With Christmas just a few days away, the war on the holiday is still raging.
It seems some parents are complaining to the Missoula County Public Schools system that certain religious songs should not be included in a Christmas performance by children at Chief Charlo Elementary school.
Alliance Defending Freedom attorneys sent a letter Wednesday to Missoula County Public Schools to support its right to sing the religious songs.
“Accusing a school of ‘bullying’ for including Christmas songs at a Christmas performance is just silly,” said Alliance Defending Freedom Legal Counsel Matt Sharp. “An overwhelming majority of Americans celebrate Christmas, and our courts have upheld the inclusion of traditional Christmas carols, including those that are religious, in school performances as long as it serves an overall educational purpose.”
Here's the backstory: A few parents complained about the song selection included in the Christmas performance by children at Chief Charlo Elementary School. The production included a variety of songs from various musical styles, such as “Up On a House Top,” “Deck the Halls,” “We Wish You a Merry Christmas,” and “Dreidel Spins.” However, the parents complained that inclusion of traditional carols like “Good Christian Men Rejoice” and “Joy to the World” was paramount to “bullying,” and threatened to take legal action.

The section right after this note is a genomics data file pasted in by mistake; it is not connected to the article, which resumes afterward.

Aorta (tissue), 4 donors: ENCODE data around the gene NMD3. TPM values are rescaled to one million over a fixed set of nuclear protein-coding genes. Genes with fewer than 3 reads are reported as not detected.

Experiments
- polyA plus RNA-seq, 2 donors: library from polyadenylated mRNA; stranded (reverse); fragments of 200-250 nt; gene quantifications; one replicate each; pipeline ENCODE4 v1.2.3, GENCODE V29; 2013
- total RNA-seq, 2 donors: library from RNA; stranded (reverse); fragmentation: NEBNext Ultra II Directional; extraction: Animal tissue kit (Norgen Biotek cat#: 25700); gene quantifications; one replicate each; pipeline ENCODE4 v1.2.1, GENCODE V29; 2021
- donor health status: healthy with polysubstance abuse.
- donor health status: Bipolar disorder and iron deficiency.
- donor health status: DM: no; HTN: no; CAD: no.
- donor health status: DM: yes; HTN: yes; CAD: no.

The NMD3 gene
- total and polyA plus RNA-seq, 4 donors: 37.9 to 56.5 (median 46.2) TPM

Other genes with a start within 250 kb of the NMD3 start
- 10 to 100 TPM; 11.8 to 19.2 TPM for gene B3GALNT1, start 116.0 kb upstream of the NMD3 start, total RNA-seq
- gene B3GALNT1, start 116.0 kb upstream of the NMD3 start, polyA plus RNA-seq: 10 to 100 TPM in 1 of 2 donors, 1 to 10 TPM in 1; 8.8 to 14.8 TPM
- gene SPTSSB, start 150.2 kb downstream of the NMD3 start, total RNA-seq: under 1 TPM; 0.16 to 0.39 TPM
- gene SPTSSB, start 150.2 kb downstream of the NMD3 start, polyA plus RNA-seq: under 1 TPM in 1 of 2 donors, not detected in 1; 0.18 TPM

The ADF letter explains that “students may hear and sing religious Christmas carols during school activities such as choir and Christmas programs without offending the Constitution.”
Moreover, the ADF letter notes that “the Eighth Circuit defined “the term ‘study’ to include more than mere classroom instruction; public performance may be a legitimate part of secular study.”Therefore, school officials may constitutionally present Christmas songs and carols that contain religious references when included with a variety of secular songs and carols.”
“A small group of Grinches should not be allowed to censor constitutionally-permissible and culturally-significant songs performed during a Christmas program,” added Sharp. “It is ridiculous that people should have to think twice about publicly celebrating Christmas.”
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